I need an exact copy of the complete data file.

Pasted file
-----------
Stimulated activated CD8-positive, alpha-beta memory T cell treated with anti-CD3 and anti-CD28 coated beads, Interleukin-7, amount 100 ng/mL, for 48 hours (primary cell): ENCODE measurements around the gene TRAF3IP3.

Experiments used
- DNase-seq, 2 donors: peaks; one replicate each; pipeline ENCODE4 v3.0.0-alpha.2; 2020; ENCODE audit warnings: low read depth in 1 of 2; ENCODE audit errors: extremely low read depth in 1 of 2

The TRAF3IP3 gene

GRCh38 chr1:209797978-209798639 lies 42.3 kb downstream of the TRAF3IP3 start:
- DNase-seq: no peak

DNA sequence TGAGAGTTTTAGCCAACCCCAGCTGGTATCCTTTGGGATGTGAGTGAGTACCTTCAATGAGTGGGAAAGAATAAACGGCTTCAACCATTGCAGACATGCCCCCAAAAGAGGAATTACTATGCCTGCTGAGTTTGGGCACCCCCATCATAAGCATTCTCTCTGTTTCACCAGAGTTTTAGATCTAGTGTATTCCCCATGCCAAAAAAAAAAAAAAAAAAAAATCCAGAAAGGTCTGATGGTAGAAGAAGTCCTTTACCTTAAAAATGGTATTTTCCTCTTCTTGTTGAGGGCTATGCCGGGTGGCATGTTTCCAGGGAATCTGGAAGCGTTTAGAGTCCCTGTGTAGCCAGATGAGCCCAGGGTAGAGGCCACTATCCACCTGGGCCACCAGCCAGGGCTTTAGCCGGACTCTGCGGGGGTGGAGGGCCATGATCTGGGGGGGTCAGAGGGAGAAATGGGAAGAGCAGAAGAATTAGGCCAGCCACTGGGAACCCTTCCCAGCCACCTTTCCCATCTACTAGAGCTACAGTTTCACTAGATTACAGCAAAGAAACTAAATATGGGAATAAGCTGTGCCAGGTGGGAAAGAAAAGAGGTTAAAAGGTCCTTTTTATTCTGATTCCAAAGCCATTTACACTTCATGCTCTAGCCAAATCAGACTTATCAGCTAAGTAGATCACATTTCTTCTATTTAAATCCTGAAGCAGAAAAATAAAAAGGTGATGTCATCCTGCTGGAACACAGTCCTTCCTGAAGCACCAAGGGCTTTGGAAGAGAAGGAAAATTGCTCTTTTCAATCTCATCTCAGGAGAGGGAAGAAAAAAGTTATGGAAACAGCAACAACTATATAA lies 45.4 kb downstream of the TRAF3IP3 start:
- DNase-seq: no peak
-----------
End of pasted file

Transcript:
Stimulated activated CD8-positive, alpha-beta memory T cell treated with anti-CD3 and anti-CD28 coated beads, Interleukin-7, amount 100 ng/mL, for 48 hours (primary cell): ENCODE measurements around the gene TRAF3IP3.

Experiments used
- DNase-seq, 2 donors: peaks; one replicate each; pipeline ENCODE4 v3.0.0-alpha.2; 2020; ENCODE audit warnings: low read depth in 1 of 2; ENCODE audit errors: extremely low read depth in 1 of 2

The TRAF3IP3 gene

GRCh38 chr1:209797978-209798639 lies 42.3 kb downstream of the TRAF3IP3 start:
- DNase-seq: no peak

DNA sequence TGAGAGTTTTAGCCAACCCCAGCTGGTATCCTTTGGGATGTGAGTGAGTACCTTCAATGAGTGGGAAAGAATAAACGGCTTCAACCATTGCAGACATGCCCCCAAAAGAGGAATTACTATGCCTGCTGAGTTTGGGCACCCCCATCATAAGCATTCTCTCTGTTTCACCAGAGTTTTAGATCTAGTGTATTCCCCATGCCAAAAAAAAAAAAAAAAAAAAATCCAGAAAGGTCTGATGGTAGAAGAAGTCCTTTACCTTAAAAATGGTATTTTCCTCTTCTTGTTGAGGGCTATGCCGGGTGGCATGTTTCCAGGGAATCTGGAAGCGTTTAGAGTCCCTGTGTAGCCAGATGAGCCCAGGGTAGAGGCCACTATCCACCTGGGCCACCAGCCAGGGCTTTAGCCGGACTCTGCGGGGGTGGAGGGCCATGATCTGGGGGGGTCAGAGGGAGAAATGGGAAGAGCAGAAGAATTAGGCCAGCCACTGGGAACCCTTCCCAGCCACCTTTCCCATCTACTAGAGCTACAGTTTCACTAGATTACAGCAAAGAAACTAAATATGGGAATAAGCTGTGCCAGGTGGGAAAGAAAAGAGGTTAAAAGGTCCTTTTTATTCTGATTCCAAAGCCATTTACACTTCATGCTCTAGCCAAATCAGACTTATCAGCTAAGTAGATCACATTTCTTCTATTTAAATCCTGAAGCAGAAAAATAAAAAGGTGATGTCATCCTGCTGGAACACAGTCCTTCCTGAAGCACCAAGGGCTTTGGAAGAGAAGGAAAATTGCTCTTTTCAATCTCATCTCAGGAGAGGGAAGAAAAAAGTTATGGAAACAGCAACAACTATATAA lies 45.4 kb downstream of the TRAF3IP3 start:
- DNase-seq: no peak